Leaders Establish Consensus Criteria for High-Risk Bladder Cancer Trials, Journal Club - Rashid Sayyid & Zachary Klaassen

December 21, 2023

Rashid Sayyid and Zach Klaassen discuss the Society for Immunotherapy of Cancer and the International Bladder Cancer Group's recommendations for clinical trial design in high-risk non-muscle-invasive bladder cancer. The consensus statement, led by Dr. Ashish Kamat and published in the Journal of Clinical Oncology, aims to guide investigators in late-phase clinical trial design. The panel, comprising multidisciplinary experts and a patient representative, used a modified Delphi process to develop recommendations based on literature evidence and clinical experience. They define high-risk non-muscle-invasive bladder cancer, including all high-grade tumors and carcinoma in situ, and categorize patients based on prior BCG exposure. The panel recommends specific study objectives, such as augmenting antitumor immune response and inducing durable complete responses. They outline detailed study design considerations, including eligibility criteria, control arms, primary and secondary endpoints, and evaluation methods.


Rashid Sayyid, MD, MSc, Urologic Oncology Fellow, Division of Urology, University of Toronto, Toronto, Ontario

Zachary Klaassen, MD, MSc, Urologic Oncologist, Assistant Professor Surgery/Urology at the Medical College of Georgia at Augusta University, Well Star MCG, Georgia Cancer Center, Augusta, GA

Read the Full Video Transcript

Rashid Sayyid: Hello, everyone, and thank you for joining us in this special UroToday Journal Club recording. I'm Rashid Sayyid, a urologic oncology fellow at the University of Toronto. And along with Zach Klaassen, Associate Professor and Program Director at Wellstar MCG Health, we'll be discussing the recommendations from the Society for Immunotherapy of Cancer and the International Bladder Cancer Group, specifically discussing the definitions, endpoints, and clinical trial design recommendations for bladder cancer. This is a four-part series Journal Club recording, and in this session, we'll be discussing the recommendations for the high-risk non-muscle-invasive bladder cancer subgroup. This consensus statement was published in the Journal of Clinical Oncology with Dr. Ashish Kamat as the first lead author.

By way of an introduction, as many of the urologic oncology community are aware, and many of our readers in particular, there's a significant unmet need for new and effective treatments for urothelial carcinoma. And so, in order to move this field forward, clinical trial design and conduct is going to be of utmost importance. And we need rationally selected endpoints, we discuss and agree on eligibility criteria, discuss evaluations, trial design, and statistical analysis, particularly with regards to powering for differences in the selected endpoints, and also discussing correlative studies to push the field forward.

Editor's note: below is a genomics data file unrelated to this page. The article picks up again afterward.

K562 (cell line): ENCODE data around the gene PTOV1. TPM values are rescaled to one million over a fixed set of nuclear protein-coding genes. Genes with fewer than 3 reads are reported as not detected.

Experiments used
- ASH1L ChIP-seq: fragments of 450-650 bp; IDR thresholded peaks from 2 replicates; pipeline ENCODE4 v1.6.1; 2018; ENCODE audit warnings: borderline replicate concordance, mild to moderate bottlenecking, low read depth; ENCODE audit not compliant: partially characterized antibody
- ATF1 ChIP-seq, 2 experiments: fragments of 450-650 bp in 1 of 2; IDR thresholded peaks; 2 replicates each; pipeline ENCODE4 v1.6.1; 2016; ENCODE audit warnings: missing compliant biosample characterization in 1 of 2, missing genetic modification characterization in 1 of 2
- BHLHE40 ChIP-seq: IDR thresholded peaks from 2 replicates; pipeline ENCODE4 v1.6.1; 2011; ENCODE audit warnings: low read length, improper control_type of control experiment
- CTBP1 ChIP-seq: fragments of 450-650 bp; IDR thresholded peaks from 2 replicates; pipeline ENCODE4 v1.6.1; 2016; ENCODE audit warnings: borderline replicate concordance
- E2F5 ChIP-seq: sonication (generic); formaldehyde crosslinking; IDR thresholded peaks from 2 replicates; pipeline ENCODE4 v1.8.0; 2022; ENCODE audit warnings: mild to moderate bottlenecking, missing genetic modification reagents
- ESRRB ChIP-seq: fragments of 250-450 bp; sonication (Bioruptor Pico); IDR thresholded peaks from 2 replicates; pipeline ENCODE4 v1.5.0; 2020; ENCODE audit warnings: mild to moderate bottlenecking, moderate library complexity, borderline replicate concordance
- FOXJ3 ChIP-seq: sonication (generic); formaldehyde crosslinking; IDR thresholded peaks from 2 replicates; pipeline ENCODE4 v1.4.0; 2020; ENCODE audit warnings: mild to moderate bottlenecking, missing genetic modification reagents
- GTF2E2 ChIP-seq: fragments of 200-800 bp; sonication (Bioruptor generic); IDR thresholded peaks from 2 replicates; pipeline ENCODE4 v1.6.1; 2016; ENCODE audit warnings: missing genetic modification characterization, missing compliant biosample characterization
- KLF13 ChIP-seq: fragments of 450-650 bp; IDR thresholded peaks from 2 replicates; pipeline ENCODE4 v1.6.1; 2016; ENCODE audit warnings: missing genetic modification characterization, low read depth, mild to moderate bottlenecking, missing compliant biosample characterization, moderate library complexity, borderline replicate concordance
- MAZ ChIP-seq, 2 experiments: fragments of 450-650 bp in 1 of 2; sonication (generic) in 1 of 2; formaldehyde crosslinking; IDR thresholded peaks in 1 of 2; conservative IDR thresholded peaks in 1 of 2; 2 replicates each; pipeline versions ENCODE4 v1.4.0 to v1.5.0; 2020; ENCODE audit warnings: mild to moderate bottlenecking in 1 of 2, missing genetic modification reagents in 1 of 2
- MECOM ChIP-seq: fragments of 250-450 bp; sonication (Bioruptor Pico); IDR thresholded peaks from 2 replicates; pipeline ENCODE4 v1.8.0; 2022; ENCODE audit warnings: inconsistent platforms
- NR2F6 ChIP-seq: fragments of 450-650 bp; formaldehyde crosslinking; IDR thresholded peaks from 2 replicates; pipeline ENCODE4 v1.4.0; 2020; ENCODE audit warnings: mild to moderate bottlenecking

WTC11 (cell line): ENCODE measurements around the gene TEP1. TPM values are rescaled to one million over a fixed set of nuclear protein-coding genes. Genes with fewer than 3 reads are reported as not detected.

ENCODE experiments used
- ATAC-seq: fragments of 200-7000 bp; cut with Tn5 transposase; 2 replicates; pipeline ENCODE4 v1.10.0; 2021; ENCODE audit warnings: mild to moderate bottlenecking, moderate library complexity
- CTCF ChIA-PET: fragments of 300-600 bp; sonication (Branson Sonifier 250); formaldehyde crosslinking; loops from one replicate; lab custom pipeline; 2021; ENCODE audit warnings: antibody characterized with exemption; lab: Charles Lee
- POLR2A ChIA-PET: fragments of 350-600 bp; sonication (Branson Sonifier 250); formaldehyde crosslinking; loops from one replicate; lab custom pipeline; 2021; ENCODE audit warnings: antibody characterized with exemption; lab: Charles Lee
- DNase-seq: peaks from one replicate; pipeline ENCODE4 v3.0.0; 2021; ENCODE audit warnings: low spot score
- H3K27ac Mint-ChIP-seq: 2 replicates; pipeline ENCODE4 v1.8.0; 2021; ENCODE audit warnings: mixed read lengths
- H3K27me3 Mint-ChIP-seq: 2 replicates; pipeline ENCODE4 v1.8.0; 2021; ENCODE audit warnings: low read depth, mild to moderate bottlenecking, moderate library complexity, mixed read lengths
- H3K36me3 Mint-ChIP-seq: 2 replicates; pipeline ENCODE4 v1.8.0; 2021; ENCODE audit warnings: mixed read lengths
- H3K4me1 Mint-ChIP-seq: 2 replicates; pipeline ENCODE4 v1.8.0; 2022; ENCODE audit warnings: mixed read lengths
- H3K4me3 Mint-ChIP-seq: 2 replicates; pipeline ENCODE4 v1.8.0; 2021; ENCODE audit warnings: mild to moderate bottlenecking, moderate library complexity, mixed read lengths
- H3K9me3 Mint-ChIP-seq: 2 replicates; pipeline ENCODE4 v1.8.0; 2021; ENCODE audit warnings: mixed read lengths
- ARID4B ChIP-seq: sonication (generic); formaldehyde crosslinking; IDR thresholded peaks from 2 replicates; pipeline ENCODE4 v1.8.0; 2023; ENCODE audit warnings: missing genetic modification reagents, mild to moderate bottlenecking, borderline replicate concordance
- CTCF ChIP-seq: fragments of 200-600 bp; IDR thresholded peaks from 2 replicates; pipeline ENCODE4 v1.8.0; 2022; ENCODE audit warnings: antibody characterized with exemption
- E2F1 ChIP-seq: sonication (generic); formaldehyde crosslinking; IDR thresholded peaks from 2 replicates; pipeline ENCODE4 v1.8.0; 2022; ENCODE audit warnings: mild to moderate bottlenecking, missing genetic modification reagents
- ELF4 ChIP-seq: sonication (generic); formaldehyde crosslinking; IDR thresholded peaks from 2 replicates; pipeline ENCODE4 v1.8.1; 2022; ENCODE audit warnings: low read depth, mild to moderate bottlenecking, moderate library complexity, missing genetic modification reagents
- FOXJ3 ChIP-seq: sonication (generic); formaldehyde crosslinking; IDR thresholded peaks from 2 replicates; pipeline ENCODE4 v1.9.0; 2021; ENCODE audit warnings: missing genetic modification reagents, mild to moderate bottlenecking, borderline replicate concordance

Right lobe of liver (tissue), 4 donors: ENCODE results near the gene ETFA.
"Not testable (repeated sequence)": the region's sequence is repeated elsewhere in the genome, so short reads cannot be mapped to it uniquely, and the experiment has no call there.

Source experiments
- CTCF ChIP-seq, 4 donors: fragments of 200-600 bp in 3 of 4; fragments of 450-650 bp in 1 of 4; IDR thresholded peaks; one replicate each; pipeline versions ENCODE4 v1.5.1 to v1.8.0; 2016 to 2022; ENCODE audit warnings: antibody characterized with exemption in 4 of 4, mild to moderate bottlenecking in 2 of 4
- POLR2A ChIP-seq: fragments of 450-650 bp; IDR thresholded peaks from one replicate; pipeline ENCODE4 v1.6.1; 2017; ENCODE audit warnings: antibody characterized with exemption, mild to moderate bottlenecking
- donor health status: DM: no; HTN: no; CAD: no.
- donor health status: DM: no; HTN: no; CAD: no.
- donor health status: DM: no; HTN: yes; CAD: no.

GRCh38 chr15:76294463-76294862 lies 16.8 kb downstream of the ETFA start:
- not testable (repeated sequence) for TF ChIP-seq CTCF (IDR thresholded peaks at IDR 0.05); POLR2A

And so, the objective of this consensus statement was to provide guidance to the investigators for late-phase clinical trial design from both the International Bladder Cancer Group and the Society for Immunotherapy of Cancer. This panel consisted of 25 members with multidisciplinary experience in clinical trial design, urology, surgery, medical oncology, radiation oncology, pathology, statistics, and patient advocacy. Importantly, this panel also consisted of member representatives from both the Society for Immunotherapy for Cancer and the International Bladder Cancer Group. Additionally, it included a patient representative from the Bladder Cancer Advocacy Network, which is critical in order to provide a voice and ensure that patients are heard when considering clinical trial design and conduct, particularly when they are the subject of such trials.

In terms of conflict of interest, this was very well regulated in this consensus statement, and the conflicts of interests were individually reported prior to the onset of manuscript development. No members with industry employment were eligible to serve on the panel, and the financial support for the development of this guideline was provided solely by the Society for Immunotherapy for Cancer and the IBCG.

In terms of recommendation development, the recommendations were based on literature evidence and clinical experience, where appropriate. And panel members participated in a modified Delphi process, in which an initial anonymous survey was administered to identify recommended endpoints. And subsequently, when practice-changing data or clinical trial results became available, authors considered and incorporated new evidence into the recommendations. And then these recommendations were refined through consensus discussions and reviewing and editing of manuscript drafts.